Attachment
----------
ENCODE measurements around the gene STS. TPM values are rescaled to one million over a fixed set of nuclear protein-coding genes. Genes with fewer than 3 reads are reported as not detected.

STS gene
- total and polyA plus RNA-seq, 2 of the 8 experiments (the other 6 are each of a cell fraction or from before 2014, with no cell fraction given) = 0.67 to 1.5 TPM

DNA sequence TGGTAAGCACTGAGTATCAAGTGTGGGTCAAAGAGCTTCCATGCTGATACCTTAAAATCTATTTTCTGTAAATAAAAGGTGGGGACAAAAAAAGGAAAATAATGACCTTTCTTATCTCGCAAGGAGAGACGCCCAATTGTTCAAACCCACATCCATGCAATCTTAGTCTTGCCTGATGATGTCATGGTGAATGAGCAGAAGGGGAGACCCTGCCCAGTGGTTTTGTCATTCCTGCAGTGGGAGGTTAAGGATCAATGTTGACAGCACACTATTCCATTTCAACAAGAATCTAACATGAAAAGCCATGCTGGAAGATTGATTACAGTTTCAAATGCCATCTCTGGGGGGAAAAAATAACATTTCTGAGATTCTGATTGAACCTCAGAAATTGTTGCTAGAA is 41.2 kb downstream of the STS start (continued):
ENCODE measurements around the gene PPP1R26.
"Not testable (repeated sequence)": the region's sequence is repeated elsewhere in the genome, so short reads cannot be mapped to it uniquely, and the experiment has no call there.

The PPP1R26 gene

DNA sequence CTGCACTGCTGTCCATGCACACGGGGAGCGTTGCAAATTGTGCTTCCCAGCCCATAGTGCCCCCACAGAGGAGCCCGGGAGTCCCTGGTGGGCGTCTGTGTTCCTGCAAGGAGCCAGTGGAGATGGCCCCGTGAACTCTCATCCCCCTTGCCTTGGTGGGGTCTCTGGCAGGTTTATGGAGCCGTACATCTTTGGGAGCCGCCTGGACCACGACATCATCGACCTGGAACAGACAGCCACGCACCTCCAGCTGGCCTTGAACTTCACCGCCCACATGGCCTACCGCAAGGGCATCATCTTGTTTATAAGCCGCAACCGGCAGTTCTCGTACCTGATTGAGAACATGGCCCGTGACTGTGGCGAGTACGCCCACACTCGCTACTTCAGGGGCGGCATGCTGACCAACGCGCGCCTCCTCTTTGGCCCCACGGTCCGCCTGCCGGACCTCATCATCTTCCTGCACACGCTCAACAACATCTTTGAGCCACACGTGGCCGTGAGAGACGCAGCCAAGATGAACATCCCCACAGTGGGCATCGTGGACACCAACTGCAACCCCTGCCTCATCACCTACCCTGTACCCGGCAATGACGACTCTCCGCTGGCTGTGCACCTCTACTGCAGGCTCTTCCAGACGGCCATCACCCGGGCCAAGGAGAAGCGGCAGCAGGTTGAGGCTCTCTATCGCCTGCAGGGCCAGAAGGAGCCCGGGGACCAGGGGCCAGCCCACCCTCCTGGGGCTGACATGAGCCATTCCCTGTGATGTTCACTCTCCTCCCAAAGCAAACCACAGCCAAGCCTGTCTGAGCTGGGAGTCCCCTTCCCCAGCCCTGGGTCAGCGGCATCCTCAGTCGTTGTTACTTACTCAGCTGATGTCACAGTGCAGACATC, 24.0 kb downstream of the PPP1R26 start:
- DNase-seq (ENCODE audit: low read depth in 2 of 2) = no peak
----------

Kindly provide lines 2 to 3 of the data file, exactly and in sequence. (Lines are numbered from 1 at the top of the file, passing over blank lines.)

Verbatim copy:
STS gene
- total and polyA plus RNA-seq, 2 of the 8 experiments (the other 6 are each of a cell fraction or from before 2014, with no cell fraction given) = 0.67 to 1.5 TPM